"No, I juggle between Facebook, Instagram and Snapchat."

She turned out to be a bartender at a local strip club -- "a nice one" -- and explained that she constantly communicates with friends on several social platforms. Her S7, she said, was perfect for that.

And iPhone X?

"I've never had an iPhone. I love my Samsung. My boss has an iPhone X. He stares into it all day, but it's not something I'd ever want. It's no big deal."

But what about those in the know?

Next, I went to a Target bigger than Louisiana.

I wanted to ask a professional whether I was getting a skewed view of the locals.

"We get a very small percentage of people here who ask for the X. I've got 20 in my case and I haven't sold one for 10 days," a salesman told me.

Was it the $1,000 or was it, as I was finding, that people really did like the phones they had?

"I hardly ever get people in here who want a new phone. I have to really work to get them to buy something new," he said.

But what about the X? Is it really the smartphone of the future? "A lot of them come back here with bugs. Anyway, I've heard it's going to be discontinued," he said.

Ah, he reads the tech press, then.

This salesman had an iPhone 7 Plus that he loved and kept in a case that was thicker than a safe door.

The X's in the store were bolted down at all four corners. People try to steal them, he told me.

The Target salesman did admire the phone's design, a design that was entirely nullified by his case.

He also admitted that his next phone would be an X, solely for that aesthetic reasons. That wasn't going to happen soon, however.

"I don't have that kind of money. If I had to choose between the Galaxy S8 at 800 bucks and the X at $1,000, I'd probably go with the S8," he said.

I didn't give up -- I wanted to find someone who loves, loves this phone

And then I went to the home of the world-famous (allegedly) Pizookie dessert. (Don't ask.)

The server had an Apple watch. She used it, she said, to talk to her mom while at work and to count calories. Which was surely useful, as your average Pizookie came in at around 1,400 calories.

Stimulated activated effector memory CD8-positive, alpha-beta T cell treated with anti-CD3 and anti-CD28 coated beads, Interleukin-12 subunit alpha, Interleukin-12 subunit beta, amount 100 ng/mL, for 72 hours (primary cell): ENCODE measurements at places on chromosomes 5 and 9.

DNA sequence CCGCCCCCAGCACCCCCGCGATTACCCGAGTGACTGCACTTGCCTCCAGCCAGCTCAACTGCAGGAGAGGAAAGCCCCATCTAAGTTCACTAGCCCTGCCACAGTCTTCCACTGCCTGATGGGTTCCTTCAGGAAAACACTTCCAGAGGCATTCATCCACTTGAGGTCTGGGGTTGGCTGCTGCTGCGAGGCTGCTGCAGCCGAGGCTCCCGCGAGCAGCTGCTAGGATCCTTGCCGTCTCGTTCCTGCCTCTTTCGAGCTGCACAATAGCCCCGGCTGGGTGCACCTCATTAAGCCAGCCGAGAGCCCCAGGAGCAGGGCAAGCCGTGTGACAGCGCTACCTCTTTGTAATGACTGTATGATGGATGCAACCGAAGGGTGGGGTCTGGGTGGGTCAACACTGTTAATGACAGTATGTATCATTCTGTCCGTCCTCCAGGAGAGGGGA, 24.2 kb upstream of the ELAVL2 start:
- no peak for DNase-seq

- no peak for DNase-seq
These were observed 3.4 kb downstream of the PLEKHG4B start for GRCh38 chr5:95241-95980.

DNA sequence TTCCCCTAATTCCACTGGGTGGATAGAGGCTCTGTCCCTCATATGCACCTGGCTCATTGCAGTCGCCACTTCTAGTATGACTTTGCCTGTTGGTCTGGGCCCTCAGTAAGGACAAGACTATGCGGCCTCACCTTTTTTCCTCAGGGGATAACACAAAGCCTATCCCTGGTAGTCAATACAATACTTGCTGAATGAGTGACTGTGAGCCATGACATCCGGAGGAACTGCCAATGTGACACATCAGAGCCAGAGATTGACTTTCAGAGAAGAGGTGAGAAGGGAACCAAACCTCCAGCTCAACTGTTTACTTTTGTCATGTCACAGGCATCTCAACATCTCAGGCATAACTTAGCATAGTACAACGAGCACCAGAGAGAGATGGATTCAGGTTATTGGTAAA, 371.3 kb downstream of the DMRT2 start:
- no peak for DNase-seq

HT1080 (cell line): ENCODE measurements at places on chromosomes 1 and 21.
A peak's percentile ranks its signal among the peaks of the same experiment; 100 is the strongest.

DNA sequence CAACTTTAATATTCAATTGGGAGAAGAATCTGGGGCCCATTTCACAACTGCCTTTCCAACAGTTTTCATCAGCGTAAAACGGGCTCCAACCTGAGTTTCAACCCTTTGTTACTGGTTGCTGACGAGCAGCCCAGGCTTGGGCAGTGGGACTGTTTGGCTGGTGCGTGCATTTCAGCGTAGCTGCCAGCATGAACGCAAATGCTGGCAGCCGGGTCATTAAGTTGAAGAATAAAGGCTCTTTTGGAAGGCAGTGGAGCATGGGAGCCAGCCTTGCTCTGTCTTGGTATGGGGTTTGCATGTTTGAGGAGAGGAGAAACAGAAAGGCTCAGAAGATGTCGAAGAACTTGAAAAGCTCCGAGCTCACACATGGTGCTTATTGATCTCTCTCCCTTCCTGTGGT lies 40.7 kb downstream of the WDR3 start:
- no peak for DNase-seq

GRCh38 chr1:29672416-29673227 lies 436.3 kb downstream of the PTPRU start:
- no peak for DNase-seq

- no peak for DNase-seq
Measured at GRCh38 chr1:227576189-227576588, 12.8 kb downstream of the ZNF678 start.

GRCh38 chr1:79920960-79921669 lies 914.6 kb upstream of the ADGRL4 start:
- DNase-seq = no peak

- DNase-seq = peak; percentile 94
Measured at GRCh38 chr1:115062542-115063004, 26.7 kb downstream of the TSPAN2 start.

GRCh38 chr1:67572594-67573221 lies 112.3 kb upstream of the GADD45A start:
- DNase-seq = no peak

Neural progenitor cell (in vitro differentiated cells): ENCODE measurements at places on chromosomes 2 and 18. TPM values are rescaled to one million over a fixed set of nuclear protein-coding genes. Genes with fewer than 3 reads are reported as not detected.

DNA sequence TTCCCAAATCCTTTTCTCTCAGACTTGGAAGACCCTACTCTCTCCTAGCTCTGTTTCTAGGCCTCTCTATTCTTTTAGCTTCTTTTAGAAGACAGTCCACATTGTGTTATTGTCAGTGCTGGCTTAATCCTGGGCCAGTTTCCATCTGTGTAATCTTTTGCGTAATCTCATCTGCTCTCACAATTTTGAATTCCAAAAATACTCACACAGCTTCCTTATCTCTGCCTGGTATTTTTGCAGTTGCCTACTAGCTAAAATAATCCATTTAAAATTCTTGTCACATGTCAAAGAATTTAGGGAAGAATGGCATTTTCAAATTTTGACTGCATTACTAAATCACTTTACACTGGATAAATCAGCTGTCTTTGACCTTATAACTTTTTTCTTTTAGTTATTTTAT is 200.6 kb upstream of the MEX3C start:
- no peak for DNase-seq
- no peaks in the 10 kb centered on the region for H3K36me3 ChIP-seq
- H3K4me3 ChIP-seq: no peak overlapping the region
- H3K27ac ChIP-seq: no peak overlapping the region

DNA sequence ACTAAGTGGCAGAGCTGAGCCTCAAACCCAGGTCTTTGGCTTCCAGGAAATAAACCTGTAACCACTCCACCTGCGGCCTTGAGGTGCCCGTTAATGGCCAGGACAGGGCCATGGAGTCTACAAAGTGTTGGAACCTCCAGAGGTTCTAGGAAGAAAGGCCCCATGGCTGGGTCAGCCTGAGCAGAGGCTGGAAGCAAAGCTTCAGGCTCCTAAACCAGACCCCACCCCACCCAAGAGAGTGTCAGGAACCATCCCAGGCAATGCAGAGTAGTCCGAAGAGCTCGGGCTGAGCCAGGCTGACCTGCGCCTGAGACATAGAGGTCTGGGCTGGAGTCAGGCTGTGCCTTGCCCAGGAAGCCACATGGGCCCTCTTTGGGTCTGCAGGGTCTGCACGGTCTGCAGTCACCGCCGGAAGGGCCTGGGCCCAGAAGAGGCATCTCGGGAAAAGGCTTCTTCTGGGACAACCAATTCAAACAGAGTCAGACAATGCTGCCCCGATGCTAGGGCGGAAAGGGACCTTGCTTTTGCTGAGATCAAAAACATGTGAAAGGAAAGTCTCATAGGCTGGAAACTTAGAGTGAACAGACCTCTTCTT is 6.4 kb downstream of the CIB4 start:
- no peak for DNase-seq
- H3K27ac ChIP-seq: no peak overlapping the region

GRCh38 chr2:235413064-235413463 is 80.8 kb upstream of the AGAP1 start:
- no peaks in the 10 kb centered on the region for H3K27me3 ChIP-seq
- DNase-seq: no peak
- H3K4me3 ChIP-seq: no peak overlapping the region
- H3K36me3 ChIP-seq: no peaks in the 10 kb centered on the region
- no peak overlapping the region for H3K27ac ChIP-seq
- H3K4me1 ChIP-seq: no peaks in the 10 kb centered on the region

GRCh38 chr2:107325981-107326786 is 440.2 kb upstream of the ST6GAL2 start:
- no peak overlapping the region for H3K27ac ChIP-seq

She was completely in love with her iPhone. At last.

But wait, hers was the iPhone 8, not the X. It was right sort of pink color, she explained.

Now, why wouldn't she buy an X?

"It's too fancy and, don't hate me, but I'd really miss the home button," she said.

A couple of her friends had an X, but, if she had infinite supplies of cash, she'd pick the 8 Plus.

The people's verdict

Apple didn't immediately respond to a request for comment. However, my conclusion from these conversations -- and many more on this trip -- is that real people know a lot more about phones than they used to.

As they've been given more choices, they've become far more attuned to the relative value and attributes of each phone. 

It's hard for many to consider X as some sort of Bentleyesque gold standard. Many told me they were happy to take whatever phone was offered by their carrier as an upgrade.

No one called the X a bad phone. No one offered qualms about Face ID. After all, if they didn't have an X themselves, everyone knew someone who did.

Apple has, in its turn, has given its customers -- the ones it very much wants to keep within its ecosystem -- more choices. 

There's now everything from the SE to the X. (And, no, I'm not going to be the first to make an SE-X joke.)

Cupertino knows that there are people who'll trade up to the top and are prepared to pay more. 

It could be, though, that everyone else -- those very happy with the 7, 7 Plus, 8 and 8 Plus -- just don't see what all the fuss is about.